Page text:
nep-net New Economics Papers
on Network Economics
Issue of 2008‒05‒05
five papers chosen by
Yi-Nung Yang
Chung Yuan Christian University

  1. Introducing Social Capital Value Add: Manifesto for New Social Network Structural Management of Corporate Value By Michael, Cayley
  2. Localized technological externalities and the geographical distribution of firms By Giulio Bottazzi; Pietro Dindo
  3. A resource-based view on the interactions of university researchers By Frank J. van Rijnsoever; Laurens K. Hessels; Rens L.J. Vandeberg
  4. Türk Mobil Telekomünikasyon Hizmetlerinde Yeni Firmalarin Piyasaya Girisi ve Regülasyon Sorunlari By Mehmet Karaçuka; Recep Kök
  5. Inventors and the Geographical Breadth of Knowledge Spillovers By Paola Giuri; Myriam Mariani

  1. By: Michael, Cayley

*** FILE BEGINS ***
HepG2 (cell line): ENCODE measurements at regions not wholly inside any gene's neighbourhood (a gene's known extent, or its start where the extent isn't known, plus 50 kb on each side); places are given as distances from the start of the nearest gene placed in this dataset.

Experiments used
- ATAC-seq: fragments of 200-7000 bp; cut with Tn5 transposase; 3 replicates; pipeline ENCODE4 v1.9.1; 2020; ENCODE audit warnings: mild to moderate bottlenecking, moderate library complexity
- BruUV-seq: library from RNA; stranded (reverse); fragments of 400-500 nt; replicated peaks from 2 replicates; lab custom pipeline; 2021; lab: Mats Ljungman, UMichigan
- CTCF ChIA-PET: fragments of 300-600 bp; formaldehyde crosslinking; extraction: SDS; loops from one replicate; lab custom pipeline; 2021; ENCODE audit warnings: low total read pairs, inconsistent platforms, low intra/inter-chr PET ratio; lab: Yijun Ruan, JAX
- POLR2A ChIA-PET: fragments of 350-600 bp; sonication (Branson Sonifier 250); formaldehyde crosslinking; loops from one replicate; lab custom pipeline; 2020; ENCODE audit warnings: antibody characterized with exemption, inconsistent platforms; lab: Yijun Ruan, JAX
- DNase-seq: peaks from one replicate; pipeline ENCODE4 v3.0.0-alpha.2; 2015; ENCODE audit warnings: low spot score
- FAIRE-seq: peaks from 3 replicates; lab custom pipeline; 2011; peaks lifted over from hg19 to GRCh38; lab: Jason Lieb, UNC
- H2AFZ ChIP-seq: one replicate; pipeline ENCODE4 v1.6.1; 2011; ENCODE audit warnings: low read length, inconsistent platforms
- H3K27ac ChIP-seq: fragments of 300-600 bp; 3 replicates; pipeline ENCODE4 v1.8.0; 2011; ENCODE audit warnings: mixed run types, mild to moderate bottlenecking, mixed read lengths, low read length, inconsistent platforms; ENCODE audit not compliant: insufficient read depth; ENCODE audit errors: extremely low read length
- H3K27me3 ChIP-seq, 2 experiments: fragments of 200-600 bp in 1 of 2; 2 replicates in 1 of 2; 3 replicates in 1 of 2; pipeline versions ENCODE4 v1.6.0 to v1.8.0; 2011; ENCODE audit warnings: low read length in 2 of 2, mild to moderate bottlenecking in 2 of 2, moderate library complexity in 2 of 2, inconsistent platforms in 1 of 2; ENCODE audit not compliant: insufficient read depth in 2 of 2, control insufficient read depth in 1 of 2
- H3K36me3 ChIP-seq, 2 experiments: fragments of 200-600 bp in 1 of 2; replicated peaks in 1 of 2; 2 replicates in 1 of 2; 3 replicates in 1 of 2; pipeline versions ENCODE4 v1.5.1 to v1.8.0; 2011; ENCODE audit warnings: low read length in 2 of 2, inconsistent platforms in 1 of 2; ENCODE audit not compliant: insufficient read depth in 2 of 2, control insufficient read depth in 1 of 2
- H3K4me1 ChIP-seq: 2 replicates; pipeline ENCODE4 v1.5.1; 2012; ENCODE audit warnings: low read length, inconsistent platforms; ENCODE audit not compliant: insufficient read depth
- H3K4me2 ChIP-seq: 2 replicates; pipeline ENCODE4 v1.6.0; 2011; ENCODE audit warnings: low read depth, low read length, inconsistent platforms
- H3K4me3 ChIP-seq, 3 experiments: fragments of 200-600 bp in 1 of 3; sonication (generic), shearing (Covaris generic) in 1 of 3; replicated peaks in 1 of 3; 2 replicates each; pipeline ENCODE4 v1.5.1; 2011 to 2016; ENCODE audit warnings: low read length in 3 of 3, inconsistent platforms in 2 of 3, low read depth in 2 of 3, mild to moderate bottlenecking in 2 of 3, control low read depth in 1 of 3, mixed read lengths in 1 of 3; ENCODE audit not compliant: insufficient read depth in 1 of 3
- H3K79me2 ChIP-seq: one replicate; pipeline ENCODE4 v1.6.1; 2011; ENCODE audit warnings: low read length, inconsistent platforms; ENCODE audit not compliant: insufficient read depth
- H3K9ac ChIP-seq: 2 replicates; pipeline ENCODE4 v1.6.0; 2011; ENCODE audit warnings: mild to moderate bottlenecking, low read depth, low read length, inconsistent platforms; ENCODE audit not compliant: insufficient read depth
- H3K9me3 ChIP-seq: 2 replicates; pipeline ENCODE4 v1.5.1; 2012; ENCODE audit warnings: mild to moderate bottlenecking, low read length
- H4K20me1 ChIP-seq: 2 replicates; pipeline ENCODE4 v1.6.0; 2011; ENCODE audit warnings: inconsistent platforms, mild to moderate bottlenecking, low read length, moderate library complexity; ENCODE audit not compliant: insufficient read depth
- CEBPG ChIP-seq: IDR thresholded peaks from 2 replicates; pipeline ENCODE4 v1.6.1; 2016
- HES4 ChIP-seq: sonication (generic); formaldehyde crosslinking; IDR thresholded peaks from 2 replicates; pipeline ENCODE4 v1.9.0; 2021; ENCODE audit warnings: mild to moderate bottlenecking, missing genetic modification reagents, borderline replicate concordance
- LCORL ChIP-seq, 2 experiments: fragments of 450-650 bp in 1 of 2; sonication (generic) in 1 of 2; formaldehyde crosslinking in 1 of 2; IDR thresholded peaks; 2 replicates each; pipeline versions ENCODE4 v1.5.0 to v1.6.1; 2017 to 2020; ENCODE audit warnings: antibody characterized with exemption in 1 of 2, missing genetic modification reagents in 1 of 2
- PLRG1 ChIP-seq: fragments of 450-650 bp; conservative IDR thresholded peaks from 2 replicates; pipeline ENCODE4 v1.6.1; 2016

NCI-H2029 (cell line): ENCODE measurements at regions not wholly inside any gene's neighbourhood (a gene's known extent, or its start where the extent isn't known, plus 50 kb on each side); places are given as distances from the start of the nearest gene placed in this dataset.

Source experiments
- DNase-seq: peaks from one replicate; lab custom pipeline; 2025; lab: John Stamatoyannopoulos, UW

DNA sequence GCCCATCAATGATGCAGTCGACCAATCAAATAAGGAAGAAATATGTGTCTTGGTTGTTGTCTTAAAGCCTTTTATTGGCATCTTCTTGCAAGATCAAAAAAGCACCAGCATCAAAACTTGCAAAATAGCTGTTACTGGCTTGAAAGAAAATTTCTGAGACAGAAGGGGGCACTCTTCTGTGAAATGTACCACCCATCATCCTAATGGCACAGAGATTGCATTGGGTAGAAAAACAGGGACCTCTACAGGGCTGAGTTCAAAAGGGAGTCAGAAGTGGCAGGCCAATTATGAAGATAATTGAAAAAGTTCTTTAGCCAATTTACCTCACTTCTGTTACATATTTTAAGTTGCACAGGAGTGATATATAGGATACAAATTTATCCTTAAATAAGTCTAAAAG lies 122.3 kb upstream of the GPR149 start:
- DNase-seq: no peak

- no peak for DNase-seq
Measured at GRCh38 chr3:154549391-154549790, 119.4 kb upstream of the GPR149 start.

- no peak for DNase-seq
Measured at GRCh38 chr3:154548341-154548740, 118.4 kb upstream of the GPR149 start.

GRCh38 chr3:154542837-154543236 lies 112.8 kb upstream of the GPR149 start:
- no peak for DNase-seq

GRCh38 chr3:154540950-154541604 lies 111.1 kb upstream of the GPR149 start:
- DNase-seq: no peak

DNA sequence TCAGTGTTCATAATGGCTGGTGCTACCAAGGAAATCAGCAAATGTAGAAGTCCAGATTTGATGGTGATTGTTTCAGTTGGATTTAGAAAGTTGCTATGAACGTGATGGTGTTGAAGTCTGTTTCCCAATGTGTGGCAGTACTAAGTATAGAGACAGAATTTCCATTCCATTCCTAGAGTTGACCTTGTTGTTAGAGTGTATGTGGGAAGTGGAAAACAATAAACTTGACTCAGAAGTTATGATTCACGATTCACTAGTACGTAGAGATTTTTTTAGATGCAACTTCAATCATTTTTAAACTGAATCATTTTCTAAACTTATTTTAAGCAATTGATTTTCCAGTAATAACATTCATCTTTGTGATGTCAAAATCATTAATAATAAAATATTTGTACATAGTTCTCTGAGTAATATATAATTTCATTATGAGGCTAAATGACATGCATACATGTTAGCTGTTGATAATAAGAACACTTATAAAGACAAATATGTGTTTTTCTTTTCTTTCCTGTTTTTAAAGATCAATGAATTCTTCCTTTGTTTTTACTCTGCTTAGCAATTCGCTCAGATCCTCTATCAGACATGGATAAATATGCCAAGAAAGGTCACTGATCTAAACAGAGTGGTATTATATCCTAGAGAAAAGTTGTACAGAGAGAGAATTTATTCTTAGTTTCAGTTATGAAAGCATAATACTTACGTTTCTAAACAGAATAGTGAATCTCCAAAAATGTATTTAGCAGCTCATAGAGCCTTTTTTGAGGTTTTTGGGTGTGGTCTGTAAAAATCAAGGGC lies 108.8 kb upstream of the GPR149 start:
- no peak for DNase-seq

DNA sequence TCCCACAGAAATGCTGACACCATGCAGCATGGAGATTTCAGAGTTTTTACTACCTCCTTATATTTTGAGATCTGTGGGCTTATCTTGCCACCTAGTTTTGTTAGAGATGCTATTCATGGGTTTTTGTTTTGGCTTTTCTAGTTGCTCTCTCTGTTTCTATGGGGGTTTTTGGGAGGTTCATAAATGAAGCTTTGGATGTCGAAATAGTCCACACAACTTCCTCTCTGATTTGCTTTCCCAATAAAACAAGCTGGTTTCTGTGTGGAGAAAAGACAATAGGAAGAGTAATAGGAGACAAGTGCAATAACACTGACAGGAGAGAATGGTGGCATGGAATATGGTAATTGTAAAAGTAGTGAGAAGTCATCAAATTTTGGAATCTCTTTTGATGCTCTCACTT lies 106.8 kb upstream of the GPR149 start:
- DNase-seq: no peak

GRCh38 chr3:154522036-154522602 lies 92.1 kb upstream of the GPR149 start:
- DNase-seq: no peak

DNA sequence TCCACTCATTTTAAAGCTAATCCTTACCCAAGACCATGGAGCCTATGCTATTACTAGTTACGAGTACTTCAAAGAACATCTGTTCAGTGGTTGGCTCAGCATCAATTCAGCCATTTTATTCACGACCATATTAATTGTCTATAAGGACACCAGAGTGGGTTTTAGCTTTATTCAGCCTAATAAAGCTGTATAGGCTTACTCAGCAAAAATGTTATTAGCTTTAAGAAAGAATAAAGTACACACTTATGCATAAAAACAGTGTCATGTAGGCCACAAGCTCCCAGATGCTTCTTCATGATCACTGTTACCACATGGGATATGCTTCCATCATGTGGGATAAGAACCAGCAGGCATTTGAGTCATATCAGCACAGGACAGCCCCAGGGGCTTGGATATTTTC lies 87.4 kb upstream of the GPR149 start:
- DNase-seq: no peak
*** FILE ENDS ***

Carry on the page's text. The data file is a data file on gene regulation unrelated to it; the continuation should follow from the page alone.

Abstract: Within the field of social capital study, concerns have been expressed that deviations from a fundamental understanding that social capital is captured from embedded resources in social networks may reduce the intellectual enterprise to a catch all fad (Lin, Cook, Burt, 1999). This paper is an argument that sometime in 2004, when broadband internet connections became more prevalent than those of less capacity, individuals became empowered as our most intense form of media. Scaled up effects of the Individual as Medium including: • increased information flow, • exertion of influence, • expansion of social credentials and reinforcement of identity and recognition, are consistent with a network theory of social capital. Corporations are exposed to new risks and opportunities due to these scaled up forms of social capital and they require new methods to manage them. Social Capital Value Add is introduced as such a new method, designed to link the pioneering intellectual enterprise of social capital to value based management and the priorities of marketers. A plausible SCVA valuation method is proposed to demonstrate how these links may be articulated in a way that is meaningful for investors and corporate managers.